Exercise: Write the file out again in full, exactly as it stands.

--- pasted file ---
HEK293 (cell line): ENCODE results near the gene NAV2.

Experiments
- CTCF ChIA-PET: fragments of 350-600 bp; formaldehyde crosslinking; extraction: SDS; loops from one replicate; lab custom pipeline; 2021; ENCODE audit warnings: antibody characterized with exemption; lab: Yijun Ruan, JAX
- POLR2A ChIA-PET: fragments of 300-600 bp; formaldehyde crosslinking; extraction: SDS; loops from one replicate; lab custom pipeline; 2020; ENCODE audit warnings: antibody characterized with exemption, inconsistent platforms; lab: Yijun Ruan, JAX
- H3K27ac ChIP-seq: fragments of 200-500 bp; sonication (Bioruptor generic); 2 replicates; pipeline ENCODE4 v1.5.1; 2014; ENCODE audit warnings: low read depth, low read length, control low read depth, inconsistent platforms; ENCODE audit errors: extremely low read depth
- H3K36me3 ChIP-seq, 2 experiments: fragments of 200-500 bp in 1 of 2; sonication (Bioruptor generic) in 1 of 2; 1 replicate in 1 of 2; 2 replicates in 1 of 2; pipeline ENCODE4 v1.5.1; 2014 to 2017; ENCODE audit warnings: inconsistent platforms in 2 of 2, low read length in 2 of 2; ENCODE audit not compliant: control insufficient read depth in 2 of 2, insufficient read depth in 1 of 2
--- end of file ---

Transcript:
HEK293 (cell line): ENCODE results near the gene NAV2.

Experiments
- CTCF ChIA-PET: fragments of 350-600 bp; formaldehyde crosslinking; extraction: SDS; loops from one replicate; lab custom pipeline; 2021; ENCODE audit warnings: antibody characterized with exemption; lab: Yijun Ruan, JAX
- POLR2A ChIA-PET: fragments of 300-600 bp; formaldehyde crosslinking; extraction: SDS; loops from one replicate; lab custom pipeline; 2020; ENCODE audit warnings: antibody characterized with exemption, inconsistent platforms; lab: Yijun Ruan, JAX
- H3K27ac ChIP-seq: fragments of 200-500 bp; sonication (Bioruptor generic); 2 replicates; pipeline ENCODE4 v1.5.1; 2014; ENCODE audit warnings: low read depth, low read length, control low read depth, inconsistent platforms; ENCODE audit errors: extremely low read depth
- H3K36me3 ChIP-seq, 2 experiments: fragments of 200-500 bp in 1 of 2; sonication (Bioruptor generic) in 1 of 2; 1 replicate in 1 of 2; 2 replicates in 1 of 2; pipeline ENCODE4 v1.5.1; 2014 to 2017; ENCODE audit warnings: inconsistent platforms in 2 of 2, low read length in 2 of 2; ENCODE audit not compliant: control insufficient read depth in 2 of 2, insufficient read depth in 1 of 2